Jhonlin Group, one of the largest deforesters for oil palm plantation development in Indonesia in the last few years, has reportedly completed the construction of a new biodiesel plant, PT Jhonlin Agro Raya (PT JAR), in Tanah Bambu district, South Kalimantan. The plant, which will mainly serve Indonesia’s domestic biofuel sector, can process 60 metric tons of fresh fruit bunches (FFB) per hour, and thirty percent of the plant’s capacity is planned to be met by FFB supplied by Jhonlin’s own subsidiaries.
The first shipment of Fatty Acid Methyl Esters (FAME) produced by PT JAR was made on September 11, 2021 to Pertamina, Indonesia’s state-owned energy enterprise. The shipment totaled 5,000 kilolitre (kL) in volume, and future shipments are expected to reach 50,000 kL by the end of December 2021. Pertamina’s suppliers are decided annually by Indonesia’s Ministry of Energy and Mineral Resources, with lists published at the end of every year for the subsequent year. Jhonlin was not initially listed as a 2021 supplier, but it formed part of an additional biodiesel quota given by the government. Other companies included in the quota are not known.
Jhonlin Group is owned by Haji Andi Syamsudin Arsyad (commonly known as Haji Isam), a businessman from South Kalimantan whose businesses range from coal mining to agricultural commodities. The group has a longstanding history of violating No Deforestation, No Peat, No Exploitation (NDPE) commitments. It is not a member of Roundtable on Sustainable Palm Oil, and it has not committed to NDPE compliance. Since 2018, the group has been on CRR’s list of the top 10 for oil palm in Southeast Asia. Approximately 11,900 hectares (ha) were cleared within the group’s oil palm concessions between 2018 and 2020.
One such concession is PT Pradiksi Gunatama in East Kalimantan. Between 2016 and 2018, CRR detected almost 800 ha of deforestation on the concession. In 2020, PT Pradiksi Gunatama went public and raised over USD 7 million on the first day of its Initial Public Offering (IPO). According to the company’s prospectus, it would use part of the money raised for land clearing.
Johnlin is also a significant deforester for industrial tree concessions. Between 2016 and 2021, around 3,000 ha of forest were cleared within its industrial concessions, mainly in PT Jhonlin Agro Mandiri in Tanah Bumbu District, South Kalimantan.
Despite its continued deforestation, Jhonlin Group’s palm oil products enter NDPE supply chains through ADM, Cofco, General Mills, Grupo Bimbo, Johnson & Johnson, Kao, Kellogg’s, L’Oreal, Nestlé, Oleon, P&G, Reckitt Benckiser, and Upfield. In July 2021, Sime Darby confirmed it was no longer sourcing from Jhonlin.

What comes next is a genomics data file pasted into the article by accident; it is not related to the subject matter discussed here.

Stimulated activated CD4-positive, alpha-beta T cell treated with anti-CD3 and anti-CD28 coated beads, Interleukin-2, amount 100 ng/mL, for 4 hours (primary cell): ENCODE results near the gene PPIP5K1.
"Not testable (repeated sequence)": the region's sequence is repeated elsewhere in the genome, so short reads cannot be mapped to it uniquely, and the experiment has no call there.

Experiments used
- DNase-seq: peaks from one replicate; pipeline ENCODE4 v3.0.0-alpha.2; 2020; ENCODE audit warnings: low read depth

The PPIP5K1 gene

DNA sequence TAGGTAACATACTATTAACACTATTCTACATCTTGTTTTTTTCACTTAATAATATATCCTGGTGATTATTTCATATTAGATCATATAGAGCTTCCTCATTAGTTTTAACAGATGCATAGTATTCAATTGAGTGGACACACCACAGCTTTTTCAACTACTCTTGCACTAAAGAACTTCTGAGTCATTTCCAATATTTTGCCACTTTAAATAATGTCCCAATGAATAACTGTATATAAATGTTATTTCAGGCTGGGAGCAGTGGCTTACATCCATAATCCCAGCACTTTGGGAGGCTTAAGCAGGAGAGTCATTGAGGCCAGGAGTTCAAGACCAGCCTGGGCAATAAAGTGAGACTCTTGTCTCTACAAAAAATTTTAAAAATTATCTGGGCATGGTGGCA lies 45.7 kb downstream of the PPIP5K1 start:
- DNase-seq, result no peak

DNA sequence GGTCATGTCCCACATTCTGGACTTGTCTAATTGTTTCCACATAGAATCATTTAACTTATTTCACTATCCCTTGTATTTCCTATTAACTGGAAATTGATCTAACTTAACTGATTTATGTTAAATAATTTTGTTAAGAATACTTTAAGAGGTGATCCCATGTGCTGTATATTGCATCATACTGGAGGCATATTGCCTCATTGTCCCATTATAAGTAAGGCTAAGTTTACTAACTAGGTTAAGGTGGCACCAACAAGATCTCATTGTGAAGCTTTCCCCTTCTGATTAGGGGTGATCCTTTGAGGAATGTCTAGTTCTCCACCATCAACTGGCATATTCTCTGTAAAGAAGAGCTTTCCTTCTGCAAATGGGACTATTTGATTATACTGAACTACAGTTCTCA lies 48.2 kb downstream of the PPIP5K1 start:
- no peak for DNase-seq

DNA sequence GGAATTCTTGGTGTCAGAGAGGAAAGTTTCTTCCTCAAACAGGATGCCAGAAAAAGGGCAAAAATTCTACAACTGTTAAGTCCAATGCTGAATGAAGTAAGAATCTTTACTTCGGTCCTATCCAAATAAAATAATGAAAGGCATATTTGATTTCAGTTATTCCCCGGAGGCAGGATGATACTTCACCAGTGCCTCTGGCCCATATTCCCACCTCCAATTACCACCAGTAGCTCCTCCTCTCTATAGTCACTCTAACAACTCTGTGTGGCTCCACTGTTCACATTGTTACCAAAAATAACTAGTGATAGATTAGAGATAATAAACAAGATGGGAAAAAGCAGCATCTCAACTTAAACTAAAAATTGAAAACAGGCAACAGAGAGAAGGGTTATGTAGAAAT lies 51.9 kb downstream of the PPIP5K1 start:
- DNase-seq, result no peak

The establishment of a new biodiesel plant highlights two significant threats to sustainability efforts in the palm oil sector: The biodiesel sector (particularly the domestic Indonesian market) and companies suspended by NDPE trader/refiners that have their own refining facilities. The biofuel sector has weaker standards than the NDPE market, and has provided a leakage market for several suppliers suspended for deforestation issues. Fourteen percent of Indonesia’s initial biodiesel allocation for 2021 went to non-NDPE companies.
Jhonlin’s construction of a biodiesel plant follows the trajectory of Indonesian plantation developer PT Sawit Sumbermas Sarana (SSMS). Increasingly suspended from the NDPE market over continued deforestation on its concessions in Central Kalimantan, PT SSMS in 2019 began circumnavigating the NDPE refining sector when its related party PT Citra Borneo Utama (CBU) established its own refinery. CRR previously reported that in the first nine months of 2019, PT CBU bought 86 percent of SSMS’ produce. There is no known information on whether PT CBU sells its refined palm oil. Jhonlin’s biodiesel plant similarly allows it to service a leakage market, removing the ability of NDPE buyers to apply pressure to stop forest clearing.
Biofuel’s importance in the value and profit chain of palm oil has increased in recent years and is now around five percent of the total. Fast moving consumer goods (FMCG) companies dominate with 38 percent of the global gross profits that are earned on embedded palm oil. The global palm oil-related biodiesel market is valued at USD 16 billion, and the gross profit and operating profit of palm oil diesel is valued at respectively USD 2.4 billion and USD 1.4 billion. Within the whole palm oil value chain (including food, oleochemicals, home care etc), PT Pertamina is the number two company in generating gross profit from embedded palm oil (USD 1 billion), after number one Wilmar and ahead of number three Unilever.